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The Honolulu Advertiser
Posted on: Thursday, August 22, 2002

Waimea park dispute ends

By Andrew Gomes
Advertiser Staff Writer

The New York owner of Waimea Valley Adventure Park and Sea Life Park has reached a settlement with Bank of Hawai'i over a loan dispute in a major step toward completing the city's purchase of the Waimea property and resolving the park owner's bankruptcy.

Attractions Hawai'i, headed by New York investor Christian Wolffer, has been embroiled in a dispute with the bank over a loan and filed for Chapter 11 bankruptcy protection last year in New York to block the bank from selling the Waimea attraction at a foreclosure auction.

The city took possession of the Waimea property through condemnation in February, and deposited $5.1 million with a Hawai'i court pending completion of the forced sale.

Attractions Hawai'i recently requested that $5 million be released to pay down nearly $20 million in priority bankruptcy claims, including a $3.8 million settlement reached earlier this month between the company and Bank of Hawaii, according to an Attractions Hawai'i motion signed by New York attorneys representing the company and the bank.

The bank had claimed that Attractions Hawai'i owed it $4.3 million for remaining mortgages on the two O'ahu attractions Wolffer bought in 1996. Wolffer argued that the balance due was $498,000 based on a different interpretation of the purchase agreement.

Under terms of the settlement confirmed yesterday by bank spokesman Stafford Kiguchi, Bank of Hawaii will receive $3.8 million to resolve the dispute, and the payment, if released by the Hawai'i court, would reduce the bank's overall $7.4 million claim against Attractions Hawai'i in the bankruptcy case.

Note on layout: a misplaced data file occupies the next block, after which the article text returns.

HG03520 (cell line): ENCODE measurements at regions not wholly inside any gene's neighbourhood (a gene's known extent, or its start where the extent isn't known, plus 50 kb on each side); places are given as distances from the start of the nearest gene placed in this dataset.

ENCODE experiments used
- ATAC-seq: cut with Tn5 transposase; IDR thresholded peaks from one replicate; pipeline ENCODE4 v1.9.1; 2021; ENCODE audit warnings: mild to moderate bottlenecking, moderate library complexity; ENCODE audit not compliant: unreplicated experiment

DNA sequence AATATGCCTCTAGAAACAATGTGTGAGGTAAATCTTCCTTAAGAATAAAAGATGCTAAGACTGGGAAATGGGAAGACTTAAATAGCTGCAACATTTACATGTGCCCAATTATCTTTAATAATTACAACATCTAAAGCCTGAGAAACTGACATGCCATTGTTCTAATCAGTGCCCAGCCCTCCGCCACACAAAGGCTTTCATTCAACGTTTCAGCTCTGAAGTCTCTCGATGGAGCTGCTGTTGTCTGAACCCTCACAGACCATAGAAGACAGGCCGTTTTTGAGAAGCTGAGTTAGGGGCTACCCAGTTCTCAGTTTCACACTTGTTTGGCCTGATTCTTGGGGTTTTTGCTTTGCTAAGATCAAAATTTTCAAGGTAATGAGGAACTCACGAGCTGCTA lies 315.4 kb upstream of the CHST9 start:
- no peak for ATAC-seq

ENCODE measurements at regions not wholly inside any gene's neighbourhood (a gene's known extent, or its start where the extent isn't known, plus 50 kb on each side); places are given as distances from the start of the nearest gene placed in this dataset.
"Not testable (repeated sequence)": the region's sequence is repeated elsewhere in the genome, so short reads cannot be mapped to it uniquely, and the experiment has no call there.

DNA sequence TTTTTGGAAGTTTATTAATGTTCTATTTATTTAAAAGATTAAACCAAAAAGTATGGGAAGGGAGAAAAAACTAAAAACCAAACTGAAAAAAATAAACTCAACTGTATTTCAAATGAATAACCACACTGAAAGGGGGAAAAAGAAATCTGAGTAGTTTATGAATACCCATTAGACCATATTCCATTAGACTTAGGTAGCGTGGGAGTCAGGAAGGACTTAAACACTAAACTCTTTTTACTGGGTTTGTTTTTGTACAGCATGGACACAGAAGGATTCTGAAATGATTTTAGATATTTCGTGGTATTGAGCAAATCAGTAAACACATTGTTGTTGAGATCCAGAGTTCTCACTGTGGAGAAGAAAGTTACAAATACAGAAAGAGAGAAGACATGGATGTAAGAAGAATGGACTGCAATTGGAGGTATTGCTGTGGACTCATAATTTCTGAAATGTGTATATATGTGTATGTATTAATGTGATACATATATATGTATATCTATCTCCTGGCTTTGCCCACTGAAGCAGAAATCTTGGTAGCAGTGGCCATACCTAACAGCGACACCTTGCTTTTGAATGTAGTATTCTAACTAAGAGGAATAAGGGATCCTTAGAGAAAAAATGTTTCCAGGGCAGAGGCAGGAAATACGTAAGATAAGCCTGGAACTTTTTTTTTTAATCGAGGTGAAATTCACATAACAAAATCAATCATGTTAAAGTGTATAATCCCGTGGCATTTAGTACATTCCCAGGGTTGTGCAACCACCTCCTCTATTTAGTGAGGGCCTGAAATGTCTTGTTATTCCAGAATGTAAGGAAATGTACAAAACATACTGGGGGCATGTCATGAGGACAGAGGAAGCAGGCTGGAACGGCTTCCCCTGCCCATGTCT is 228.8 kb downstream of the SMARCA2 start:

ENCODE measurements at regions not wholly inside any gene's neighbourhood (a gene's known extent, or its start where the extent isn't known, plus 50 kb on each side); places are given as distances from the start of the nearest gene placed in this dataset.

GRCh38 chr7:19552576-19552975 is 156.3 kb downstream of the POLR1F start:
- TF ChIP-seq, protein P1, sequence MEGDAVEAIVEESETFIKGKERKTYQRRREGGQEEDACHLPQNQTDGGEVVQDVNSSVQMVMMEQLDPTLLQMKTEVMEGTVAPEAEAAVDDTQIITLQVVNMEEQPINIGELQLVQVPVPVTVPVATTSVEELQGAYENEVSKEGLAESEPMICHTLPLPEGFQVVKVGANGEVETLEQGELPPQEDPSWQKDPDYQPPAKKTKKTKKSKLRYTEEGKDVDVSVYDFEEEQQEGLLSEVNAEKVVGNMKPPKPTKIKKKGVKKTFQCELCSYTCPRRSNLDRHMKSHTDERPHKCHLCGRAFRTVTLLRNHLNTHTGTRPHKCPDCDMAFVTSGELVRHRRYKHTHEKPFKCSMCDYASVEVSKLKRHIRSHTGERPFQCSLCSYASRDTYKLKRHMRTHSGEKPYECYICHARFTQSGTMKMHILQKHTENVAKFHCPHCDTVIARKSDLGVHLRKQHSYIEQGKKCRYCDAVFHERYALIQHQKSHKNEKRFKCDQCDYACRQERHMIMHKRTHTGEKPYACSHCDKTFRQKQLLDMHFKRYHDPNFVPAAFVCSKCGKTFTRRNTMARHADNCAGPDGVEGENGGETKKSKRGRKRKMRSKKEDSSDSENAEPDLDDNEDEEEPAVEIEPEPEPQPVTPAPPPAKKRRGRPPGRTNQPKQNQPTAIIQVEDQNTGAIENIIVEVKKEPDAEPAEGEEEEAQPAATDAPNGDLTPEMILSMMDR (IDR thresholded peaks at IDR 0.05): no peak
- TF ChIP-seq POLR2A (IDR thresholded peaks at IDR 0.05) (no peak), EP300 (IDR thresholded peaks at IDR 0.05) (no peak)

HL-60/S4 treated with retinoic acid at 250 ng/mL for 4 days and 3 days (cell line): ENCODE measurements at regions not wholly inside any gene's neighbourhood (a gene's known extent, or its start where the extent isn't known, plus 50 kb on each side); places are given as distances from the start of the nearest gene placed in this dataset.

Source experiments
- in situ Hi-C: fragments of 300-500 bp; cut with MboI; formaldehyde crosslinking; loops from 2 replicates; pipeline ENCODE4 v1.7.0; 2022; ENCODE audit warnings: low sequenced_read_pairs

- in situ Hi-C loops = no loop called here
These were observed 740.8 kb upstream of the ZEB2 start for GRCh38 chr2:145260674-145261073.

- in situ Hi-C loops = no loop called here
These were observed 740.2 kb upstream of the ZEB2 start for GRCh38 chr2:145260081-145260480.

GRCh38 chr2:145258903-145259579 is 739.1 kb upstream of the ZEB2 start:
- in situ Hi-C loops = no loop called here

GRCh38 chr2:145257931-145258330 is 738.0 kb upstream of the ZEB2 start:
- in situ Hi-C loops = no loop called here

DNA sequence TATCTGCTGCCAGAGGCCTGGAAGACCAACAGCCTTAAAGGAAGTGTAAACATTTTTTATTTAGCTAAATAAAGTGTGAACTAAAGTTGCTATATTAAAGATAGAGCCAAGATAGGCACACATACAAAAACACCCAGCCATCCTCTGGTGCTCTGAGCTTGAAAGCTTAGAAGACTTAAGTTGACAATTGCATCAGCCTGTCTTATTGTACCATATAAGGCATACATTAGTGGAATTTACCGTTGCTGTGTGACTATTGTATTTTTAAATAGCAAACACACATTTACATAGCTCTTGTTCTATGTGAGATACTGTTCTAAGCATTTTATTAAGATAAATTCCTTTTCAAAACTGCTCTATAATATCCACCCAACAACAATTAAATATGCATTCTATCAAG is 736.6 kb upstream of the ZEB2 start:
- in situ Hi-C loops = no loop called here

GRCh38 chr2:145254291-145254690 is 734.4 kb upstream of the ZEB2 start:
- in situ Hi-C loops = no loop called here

Another creditor, Azure Enterprises Ltd., which has a $9.2 million claim related to loans made to Attractions Hawai'i, would be paid $900,000 from the Waimea sale money, according to the agreement.

The remaining $300,000 would be placed in the trust of the bankruptcy court. Another priority creditor, Volume Services Inc., which has a $3.2 million third-priority claim, would not receive anything from the distribution.

All terms were agreed to by Bank of Hawaii, Azure and the committee of unsecured creditors, the motion stated..

A Sept. 5 hearing has been scheduled to hear the motion to approve the settlement and the disbursement of sale proceeds if released, according to a filing last week with the bankruptcy court.

If approved, the payment would leave Attractions Hawai'i with about $15 million in priority creditor claims plus other unsecured claims, and assets of $300,000 and Sea Life Park, which the company has said it does not intend to sell.

Wolffer and attorneys for Attractions Hawai'i could not be reached for comment yesterday.

The company has not yet filed a plan of reorganization, but has been ordered by the court to do so by Sept. 16.